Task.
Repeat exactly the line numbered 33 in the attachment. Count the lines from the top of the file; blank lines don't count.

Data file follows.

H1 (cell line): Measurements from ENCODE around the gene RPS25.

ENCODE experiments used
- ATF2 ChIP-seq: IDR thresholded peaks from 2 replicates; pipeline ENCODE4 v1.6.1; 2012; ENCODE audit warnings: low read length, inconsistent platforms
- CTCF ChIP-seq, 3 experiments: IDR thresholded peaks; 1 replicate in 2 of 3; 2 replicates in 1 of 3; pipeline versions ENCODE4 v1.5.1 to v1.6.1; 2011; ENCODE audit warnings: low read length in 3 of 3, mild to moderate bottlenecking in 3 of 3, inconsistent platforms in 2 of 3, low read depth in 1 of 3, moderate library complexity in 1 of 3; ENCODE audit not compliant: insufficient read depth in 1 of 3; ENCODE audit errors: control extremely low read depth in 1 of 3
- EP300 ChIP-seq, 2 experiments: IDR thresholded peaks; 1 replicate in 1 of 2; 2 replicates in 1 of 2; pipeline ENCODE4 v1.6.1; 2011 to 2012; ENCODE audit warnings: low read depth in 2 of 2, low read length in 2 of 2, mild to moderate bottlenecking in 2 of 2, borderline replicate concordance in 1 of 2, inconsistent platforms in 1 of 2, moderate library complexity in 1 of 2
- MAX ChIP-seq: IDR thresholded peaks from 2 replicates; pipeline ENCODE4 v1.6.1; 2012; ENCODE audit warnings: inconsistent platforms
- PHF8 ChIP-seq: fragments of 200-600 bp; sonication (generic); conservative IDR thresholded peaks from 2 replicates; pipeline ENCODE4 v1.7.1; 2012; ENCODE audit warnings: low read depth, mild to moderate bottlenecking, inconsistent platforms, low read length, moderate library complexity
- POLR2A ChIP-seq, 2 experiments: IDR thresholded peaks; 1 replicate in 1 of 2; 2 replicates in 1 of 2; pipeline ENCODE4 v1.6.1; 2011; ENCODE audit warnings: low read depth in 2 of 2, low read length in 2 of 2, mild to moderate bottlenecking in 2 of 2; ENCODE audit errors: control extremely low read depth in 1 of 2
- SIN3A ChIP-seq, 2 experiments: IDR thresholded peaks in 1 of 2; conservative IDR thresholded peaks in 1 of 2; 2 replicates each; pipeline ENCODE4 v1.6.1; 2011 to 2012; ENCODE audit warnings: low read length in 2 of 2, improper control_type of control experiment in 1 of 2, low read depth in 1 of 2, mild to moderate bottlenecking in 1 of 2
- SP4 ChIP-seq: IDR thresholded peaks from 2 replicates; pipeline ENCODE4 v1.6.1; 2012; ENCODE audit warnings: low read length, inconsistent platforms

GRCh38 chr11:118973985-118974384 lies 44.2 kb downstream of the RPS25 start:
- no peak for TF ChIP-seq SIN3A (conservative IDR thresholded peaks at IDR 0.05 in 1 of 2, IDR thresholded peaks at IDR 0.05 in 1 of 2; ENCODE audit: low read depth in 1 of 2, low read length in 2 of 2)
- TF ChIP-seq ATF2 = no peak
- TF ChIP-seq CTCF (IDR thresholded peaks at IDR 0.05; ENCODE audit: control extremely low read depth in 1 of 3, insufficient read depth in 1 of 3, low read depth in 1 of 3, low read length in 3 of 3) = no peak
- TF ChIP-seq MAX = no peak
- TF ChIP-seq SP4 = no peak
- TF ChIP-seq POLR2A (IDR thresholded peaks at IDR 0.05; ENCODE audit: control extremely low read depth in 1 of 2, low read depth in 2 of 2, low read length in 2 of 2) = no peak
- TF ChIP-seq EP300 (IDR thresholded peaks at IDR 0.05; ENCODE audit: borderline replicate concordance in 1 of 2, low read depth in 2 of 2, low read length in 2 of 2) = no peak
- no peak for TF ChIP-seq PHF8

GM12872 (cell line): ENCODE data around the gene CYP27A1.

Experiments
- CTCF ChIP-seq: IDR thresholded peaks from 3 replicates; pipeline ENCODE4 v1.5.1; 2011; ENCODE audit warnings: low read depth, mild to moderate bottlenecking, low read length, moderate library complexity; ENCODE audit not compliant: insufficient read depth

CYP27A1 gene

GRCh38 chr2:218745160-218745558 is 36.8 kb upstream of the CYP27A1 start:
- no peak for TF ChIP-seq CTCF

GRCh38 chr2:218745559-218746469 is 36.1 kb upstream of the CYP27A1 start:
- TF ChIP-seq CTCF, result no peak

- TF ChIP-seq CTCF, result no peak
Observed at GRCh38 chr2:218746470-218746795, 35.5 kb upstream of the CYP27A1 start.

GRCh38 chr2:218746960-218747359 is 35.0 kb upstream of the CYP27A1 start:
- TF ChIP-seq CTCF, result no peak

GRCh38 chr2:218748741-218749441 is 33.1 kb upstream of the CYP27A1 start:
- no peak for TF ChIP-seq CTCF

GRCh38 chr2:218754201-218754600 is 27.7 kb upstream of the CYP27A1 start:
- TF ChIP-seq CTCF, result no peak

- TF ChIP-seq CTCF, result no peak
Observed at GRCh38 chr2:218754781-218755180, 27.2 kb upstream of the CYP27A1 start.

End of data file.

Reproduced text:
- no peak for TF ChIP-seq CTCF